While San Diego Comic Con officially occurs within the convention center, there are always a variety of enticing activities in the surrounding Gaslamp Quarter. This year, animation studio LAIKA encouraged guests, both with and without convention badges, to visit their pop-up shop and learn more about the intense creative process required for each of their films. Although interested attendees were required to wait in line prior to entering the facility, the staff ensured that the imaginative adventure began immediately. Costumed characters wandered around the entrance, continuing to pose for photos and wave. Additionally, personnel handed out headbands to the line which portrayed the designs of various characters from the studio’s films.
Once inside, the artistic journey truly began. The building was separated into four distinct areas, each dedicated to one of the studio’s films, Coraline, ParaNorman, The Boxtrolls, and Kubo and the Two Strings. Tour guides led groups of ten through the exhibit, explaining in detail the unique challenges and difficulties faced by the studio’s artists.
The tour began with the Coraline section, where the meticulous and intricate models for Coraline, Black Cat, Other Mother, and Beldam were displayed. Attendees were also treated to a look at the LED garden modeled after Coraline’s face. The guide then moved the group into the ParaNorman room, where Norman’s house and hallway locker were shown, in addition to the models for each of the film’s characters. The attendees then moved to the Boxtrolls section, where characters, such as Sparky, Eggs, Oil Can, and Mecha-Drill stood alongside a model of the staircase scene. This unique opportunity illuminated the impressive mixture of metal, plastic, and steel utilized in creating Mecha-Drill. Finally, the tour concluded in the Kubo and the Two Strings room where guests had the opportunity to see each fold of the origami characters up close, along with models of the Moon Beast, Monkey, Beetle, and Kubo, as well as a scaled version of the Hall of Bones skeleton.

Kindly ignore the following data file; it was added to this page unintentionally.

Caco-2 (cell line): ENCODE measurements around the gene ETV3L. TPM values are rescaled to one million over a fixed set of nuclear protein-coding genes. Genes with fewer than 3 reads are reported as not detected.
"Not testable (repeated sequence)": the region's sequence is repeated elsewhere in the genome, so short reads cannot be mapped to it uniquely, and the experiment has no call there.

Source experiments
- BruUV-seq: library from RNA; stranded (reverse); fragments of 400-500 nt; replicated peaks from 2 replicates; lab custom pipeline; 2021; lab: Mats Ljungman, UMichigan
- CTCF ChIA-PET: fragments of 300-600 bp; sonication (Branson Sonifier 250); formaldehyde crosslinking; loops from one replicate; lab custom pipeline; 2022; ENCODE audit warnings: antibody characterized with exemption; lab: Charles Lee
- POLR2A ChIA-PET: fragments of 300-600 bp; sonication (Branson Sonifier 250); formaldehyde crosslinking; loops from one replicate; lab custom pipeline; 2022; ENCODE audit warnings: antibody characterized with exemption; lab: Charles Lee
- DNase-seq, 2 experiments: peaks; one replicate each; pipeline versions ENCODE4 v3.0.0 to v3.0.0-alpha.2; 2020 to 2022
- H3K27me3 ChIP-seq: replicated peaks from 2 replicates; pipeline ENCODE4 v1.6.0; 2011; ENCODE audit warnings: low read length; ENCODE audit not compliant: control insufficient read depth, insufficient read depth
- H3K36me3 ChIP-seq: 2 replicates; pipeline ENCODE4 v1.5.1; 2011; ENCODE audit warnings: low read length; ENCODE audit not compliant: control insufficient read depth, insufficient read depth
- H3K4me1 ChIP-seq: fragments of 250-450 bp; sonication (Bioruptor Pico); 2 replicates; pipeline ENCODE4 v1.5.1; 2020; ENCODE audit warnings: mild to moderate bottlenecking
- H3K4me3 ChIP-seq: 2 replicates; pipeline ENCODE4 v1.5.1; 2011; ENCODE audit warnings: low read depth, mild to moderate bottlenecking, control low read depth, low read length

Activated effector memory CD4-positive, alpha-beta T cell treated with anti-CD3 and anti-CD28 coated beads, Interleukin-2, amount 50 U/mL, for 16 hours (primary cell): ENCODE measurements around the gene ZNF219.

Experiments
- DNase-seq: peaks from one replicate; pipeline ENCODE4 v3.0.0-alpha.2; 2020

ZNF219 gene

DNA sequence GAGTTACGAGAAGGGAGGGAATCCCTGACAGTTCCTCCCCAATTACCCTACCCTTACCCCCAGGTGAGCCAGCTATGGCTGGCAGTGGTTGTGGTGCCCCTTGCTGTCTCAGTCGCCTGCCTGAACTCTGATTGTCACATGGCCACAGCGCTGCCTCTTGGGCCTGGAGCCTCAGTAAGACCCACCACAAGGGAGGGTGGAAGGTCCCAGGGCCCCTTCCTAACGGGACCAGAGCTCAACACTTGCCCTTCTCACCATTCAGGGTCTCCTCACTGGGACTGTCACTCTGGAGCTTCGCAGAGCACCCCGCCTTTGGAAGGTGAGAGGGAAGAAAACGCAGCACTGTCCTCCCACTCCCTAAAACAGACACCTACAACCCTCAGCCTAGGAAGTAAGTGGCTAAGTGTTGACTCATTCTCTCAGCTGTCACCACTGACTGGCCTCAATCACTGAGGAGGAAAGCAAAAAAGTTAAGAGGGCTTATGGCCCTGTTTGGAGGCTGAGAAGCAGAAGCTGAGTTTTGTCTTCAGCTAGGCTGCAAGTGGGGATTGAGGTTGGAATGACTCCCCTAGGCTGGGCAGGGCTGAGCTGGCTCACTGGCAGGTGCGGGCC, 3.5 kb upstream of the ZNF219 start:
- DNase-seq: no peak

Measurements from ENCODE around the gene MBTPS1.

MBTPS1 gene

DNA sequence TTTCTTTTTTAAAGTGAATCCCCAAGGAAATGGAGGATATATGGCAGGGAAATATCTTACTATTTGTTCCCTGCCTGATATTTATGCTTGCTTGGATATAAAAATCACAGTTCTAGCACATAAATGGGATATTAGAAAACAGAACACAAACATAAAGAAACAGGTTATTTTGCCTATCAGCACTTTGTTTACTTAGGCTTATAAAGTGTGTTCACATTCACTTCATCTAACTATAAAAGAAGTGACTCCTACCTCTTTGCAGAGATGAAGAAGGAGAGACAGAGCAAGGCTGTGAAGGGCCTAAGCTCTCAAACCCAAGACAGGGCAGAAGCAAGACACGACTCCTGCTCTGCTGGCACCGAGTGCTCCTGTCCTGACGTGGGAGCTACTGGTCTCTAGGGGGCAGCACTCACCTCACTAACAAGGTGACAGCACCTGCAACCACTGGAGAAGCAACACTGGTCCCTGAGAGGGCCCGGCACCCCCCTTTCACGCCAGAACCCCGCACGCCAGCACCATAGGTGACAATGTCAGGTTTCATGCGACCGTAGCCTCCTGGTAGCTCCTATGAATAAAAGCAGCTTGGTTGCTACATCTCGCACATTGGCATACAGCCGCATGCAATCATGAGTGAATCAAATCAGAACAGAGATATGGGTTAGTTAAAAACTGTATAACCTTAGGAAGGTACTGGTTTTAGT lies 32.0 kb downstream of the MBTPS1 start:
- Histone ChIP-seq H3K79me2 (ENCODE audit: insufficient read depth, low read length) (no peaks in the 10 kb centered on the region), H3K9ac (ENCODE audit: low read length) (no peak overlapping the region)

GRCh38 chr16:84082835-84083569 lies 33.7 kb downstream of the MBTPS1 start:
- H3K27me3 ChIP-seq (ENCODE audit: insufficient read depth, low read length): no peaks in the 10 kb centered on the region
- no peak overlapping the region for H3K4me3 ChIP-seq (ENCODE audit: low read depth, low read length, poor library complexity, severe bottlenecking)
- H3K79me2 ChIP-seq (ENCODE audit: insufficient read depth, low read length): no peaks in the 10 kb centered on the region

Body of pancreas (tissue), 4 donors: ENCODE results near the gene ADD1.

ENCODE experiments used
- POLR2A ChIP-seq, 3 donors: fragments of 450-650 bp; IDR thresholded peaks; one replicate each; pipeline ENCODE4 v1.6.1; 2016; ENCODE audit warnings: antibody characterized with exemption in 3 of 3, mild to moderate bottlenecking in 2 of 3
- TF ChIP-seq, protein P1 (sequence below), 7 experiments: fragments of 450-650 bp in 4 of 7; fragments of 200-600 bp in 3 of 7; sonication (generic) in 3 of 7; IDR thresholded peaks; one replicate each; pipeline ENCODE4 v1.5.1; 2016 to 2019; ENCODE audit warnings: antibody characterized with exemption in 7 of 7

After looking at the incredible displays in each room, the tour guide provided the group with some remarkable facts about each film:
• Coraline was the first-ever stop motion animated feature to be conceived and shot entirely in Stereoscopic 3D.
• When Coraline was produced, only black and white 3D printing existed, so the artists came in and hand painted each face, including each of Coraline’s freckles.
• Over 150 sets were built for Coraline, while 79 sets were created for The Boxtrolls.
• 60 puppet makers created 178 individual puppets for ParaNorman, including 28 individual full body puppets for Norman (Coraline also had 28 individual puppets).
• The artists of ParaNorman made a topographical map to ensure each of Norman’s puppets had the exact same hair.
• The Mecha-Drill in The Boxtrolls required 600 pieces and 4 months to assemble, which at the time of production, was the biggest stop motion puppet in history.
• Over 20,000 handmade props were created for The Boxtrolls.
• The real Hall of Bones skeleton in Kubo is 16 feet tall with a 22-foot wingspan and has never been assembled inside the studio because of its size.
• Kubo had 48 million expressions in the film.
• The Moon Beast in Kubo is LAIKA’s first entirely 3D-printed puppet.
At the conclusion of the tour, attendees were given the opportunity to purchase various LAIKA-branded merchandise and enter into a daily raffle for a pair of LAIKA-themed NIKE shoes. Each film had a unique set of shoes custom-made for the event, which reflected the designs and motifs most prominent in the project.
It was astonishing to witness how much effort had gone into creating the characters and sets for each of LAIKA’s films. Seeing the passion and determination each artist put into making their films the magical projects they ultimately became was a moving experience and a reminder of the dedication each member of the LAIKA studio shares.
For those who were not able to attend this event, the full exhibit will be open to the public from October 5 – May 18 at the Portland Art Museum, where the Hall of Bones skeleton will be displayed in his 16-foot glory for the first time.